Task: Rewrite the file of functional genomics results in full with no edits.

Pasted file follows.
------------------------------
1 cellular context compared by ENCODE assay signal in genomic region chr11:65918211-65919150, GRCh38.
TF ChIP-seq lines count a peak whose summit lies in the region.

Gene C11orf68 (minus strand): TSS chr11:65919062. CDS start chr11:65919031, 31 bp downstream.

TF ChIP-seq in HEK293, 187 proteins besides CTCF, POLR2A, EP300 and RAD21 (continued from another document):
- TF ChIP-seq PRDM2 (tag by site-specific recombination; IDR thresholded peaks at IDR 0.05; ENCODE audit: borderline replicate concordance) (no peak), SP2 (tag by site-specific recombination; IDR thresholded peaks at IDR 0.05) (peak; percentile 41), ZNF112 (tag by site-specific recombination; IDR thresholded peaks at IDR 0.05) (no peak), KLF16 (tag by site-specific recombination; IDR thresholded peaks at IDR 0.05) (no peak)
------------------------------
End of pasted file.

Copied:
1 cellular context compared by ENCODE assay signal in genomic region chr11:65918211-65919150, GRCh38.
TF ChIP-seq lines count a peak whose summit lies in the region.

Gene C11orf68 (minus strand): TSS chr11:65919062. CDS start chr11:65919031, 31 bp downstream.

TF ChIP-seq in HEK293, 187 proteins besides CTCF, POLR2A, EP300 and RAD21 (continued from another document):
- TF ChIP-seq PRDM2 (tag by site-specific recombination; IDR thresholded peaks at IDR 0.05; ENCODE audit: borderline replicate concordance) (no peak), SP2 (tag by site-specific recombination; IDR thresholded peaks at IDR 0.05) (peak; percentile 41), ZNF112 (tag by site-specific recombination; IDR thresholded peaks at IDR 0.05) (no peak), KLF16 (tag by site-specific recombination; IDR thresholded peaks at IDR 0.05) (no peak)